2. Kali Uchis – Isolation (New York/Colombia)

Much like .Paak's record, Kali Uchis showed not only a melting pot of genre's and concepts, but creators that made something beautiful that we really just couldn't put down. You're pulled through rhythmic reggae, R&B, hip hop, funk, rock, Gorillaz-like pop and even bossa nova without feeling disjointed in the slightest. After its moody intro, Uchis delivers fiery lines about bad love on "Just A Stranger" with the magical talent of Steve Lacy giving some fun production to the track. With some vintage pop crooning between other tracks, "Your Teeth In My Neck" hits with a sense of realistic modern romance and intimacy that few artists are able to tackle, and one of the sharpest xylophone lines in years. "Tyrant" comes out with all these amazing-sounding lines bouncing between English and Spanish while rhyming easily, and lines like "Word on the street you got hoes, I disappear like El Chapo," and "All we ever do is French like Brigitte Bardot" will never leave your head. There's no dud amongst the long playlist, with Latin-pop kicking hard on "Nuestro Planeta," Tame Impala's tones bringing colour ot "Tomorrow" and the mix of funk, Tyler, The Creator's rap and Kali's empowering stories culminating in a triumphant hit.

1. Superorganism – Superorganism (U.K.//Various Countries)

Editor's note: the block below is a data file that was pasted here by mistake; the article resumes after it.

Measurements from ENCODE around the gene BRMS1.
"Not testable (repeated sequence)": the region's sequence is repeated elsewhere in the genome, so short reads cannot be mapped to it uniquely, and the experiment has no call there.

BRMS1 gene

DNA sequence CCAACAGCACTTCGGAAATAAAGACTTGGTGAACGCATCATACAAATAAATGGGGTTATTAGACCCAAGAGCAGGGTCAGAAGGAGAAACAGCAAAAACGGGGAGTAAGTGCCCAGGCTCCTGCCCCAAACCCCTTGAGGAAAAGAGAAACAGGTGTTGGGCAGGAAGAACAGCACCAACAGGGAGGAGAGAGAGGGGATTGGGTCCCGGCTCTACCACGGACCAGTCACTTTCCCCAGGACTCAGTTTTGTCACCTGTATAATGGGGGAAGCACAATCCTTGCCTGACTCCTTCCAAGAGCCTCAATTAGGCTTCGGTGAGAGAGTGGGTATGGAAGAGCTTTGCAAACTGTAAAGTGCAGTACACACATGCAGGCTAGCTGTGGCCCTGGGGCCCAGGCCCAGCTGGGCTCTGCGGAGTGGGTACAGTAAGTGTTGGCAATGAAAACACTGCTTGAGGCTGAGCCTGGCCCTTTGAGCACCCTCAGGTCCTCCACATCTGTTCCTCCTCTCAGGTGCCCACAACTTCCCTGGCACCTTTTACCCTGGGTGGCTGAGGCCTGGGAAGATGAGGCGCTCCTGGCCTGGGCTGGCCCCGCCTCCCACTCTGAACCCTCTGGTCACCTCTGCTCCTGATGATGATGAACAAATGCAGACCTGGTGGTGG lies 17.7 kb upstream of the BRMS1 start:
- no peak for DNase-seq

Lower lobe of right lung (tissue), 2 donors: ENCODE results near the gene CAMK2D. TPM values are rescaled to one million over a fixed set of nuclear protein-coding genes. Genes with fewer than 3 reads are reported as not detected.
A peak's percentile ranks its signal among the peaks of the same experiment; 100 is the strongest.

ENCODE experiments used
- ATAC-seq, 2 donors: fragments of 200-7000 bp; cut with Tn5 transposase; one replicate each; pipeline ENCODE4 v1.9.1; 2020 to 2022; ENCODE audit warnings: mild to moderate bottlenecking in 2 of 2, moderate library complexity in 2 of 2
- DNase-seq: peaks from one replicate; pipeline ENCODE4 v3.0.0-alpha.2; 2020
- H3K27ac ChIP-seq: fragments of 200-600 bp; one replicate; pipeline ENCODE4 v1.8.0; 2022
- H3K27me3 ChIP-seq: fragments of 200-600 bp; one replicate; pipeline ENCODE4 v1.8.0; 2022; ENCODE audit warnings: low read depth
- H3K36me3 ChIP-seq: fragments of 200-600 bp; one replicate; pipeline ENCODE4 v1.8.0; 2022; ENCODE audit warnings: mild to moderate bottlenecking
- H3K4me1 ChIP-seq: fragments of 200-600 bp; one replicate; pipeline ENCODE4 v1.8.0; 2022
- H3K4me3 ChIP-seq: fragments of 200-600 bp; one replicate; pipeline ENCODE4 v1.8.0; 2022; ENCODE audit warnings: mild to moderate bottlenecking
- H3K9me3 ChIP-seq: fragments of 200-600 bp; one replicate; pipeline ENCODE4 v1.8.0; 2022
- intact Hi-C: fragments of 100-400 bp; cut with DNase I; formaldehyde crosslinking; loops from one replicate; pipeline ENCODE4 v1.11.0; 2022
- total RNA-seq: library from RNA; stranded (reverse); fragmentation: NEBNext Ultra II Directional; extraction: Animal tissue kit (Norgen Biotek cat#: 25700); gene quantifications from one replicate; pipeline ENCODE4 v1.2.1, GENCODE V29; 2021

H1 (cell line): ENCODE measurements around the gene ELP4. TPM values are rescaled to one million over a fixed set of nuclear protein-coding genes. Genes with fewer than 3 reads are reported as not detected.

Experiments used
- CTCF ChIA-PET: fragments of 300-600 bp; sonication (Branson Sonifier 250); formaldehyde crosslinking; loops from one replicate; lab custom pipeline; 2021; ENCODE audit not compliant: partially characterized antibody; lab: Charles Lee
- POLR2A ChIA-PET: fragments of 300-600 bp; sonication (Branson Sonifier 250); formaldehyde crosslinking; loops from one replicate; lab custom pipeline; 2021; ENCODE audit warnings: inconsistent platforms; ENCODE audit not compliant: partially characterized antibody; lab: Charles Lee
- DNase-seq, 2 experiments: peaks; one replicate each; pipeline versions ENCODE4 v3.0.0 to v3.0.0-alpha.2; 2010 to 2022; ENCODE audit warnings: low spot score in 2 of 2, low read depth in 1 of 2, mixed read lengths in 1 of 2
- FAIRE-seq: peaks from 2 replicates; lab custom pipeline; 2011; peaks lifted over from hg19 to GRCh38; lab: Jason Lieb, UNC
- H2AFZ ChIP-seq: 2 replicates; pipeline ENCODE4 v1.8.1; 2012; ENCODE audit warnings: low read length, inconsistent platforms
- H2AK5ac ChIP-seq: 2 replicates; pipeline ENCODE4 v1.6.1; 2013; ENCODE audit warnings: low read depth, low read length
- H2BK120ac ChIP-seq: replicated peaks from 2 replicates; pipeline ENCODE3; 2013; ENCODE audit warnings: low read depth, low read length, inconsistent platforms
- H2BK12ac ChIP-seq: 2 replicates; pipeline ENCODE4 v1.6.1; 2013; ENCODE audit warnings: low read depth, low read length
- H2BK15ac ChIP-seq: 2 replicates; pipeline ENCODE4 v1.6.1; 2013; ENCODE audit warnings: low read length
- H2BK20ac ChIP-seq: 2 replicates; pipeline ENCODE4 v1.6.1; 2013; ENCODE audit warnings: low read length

The first time I heard Superorganism's new album, I truly thought I was hearing an album from the future. Between all their DIY sampling and producing (which means more people are fine-tuning everything) the band truly shows the power of what an art collective can bring to music when they're all working as one…well superorganism. As you come into the album through "It's All Good" you're listening to something so visual and textured, if you close your eyes, you can forget this is only music. The ecstatic lo-fi of "Everybody Wants To Be Famous" hits your ears with a Nickelodeon weirdness and explosive choruses that have so many details you're constantly picking out something new. With artists from the U.K., Oceania, South Korea and a Japanese teenager (their intensely wise lead vocalist) they feel like some sort of fairytale, and believe me, seeing them live only shocks you more (since yes this music does work live somehow). There's an overpowering groove to both vocals and bass on tracks like "SPRORGNSM" that transforms into euphoric party-pop through the band's wacky editing. Even their sassy entries like "The Prawn Song" just feel so different that the simple funk works. As they send things off in the sprawling dark wonder of "Night Time" there's so many pop possibilities for this group that I'm eagerly awaiting on every new release they have.